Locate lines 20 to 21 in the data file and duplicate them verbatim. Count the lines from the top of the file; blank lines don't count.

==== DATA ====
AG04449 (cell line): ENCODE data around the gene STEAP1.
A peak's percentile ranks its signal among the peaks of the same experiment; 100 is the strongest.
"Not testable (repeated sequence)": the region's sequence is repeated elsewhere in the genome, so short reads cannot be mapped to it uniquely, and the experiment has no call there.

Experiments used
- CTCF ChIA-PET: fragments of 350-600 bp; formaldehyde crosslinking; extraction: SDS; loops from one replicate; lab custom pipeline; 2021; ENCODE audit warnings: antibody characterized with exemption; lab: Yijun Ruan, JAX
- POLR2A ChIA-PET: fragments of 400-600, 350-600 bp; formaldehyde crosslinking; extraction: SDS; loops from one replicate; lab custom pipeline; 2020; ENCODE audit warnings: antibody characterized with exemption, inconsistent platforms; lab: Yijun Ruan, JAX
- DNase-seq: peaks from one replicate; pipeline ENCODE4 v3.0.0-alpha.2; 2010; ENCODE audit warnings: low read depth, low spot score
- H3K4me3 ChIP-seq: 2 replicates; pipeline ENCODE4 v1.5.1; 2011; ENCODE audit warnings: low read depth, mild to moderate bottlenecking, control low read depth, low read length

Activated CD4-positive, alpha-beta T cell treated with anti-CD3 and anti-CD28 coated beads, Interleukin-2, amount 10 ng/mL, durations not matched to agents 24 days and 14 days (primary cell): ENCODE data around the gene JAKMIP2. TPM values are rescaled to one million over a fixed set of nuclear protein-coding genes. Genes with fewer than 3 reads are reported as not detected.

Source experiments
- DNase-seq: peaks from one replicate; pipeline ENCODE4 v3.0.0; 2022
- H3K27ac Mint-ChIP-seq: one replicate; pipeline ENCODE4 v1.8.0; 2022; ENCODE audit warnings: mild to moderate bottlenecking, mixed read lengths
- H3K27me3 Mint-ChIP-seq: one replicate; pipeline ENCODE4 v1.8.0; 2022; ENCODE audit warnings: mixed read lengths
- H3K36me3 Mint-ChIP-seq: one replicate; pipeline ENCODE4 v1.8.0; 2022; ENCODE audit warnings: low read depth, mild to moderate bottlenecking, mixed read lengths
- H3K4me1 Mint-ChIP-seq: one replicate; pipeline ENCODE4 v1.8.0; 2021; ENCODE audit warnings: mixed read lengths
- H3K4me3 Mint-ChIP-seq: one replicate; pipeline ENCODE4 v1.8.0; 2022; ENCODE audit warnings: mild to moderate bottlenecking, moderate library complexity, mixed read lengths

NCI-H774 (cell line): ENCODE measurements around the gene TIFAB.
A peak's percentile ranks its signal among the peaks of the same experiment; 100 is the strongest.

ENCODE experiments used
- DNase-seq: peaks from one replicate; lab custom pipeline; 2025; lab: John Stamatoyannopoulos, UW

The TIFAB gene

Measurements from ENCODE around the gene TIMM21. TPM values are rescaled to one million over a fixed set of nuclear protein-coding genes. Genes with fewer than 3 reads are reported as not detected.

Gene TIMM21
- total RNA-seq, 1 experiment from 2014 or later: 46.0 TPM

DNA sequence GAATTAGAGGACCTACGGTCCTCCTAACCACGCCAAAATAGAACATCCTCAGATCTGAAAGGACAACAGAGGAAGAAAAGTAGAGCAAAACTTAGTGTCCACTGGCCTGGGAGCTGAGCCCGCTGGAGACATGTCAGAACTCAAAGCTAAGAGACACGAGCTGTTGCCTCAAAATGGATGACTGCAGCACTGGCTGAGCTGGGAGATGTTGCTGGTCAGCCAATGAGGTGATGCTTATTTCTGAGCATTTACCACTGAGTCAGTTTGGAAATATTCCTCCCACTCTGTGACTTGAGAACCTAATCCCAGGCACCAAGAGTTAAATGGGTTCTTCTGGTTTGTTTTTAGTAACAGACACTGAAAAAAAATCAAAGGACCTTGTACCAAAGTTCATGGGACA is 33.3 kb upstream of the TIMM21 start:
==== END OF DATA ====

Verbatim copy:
- DNase-seq: peaks from one replicate; lab custom pipeline; 2025; lab: John Stamatoyannopoulos, UW

The TIFAB gene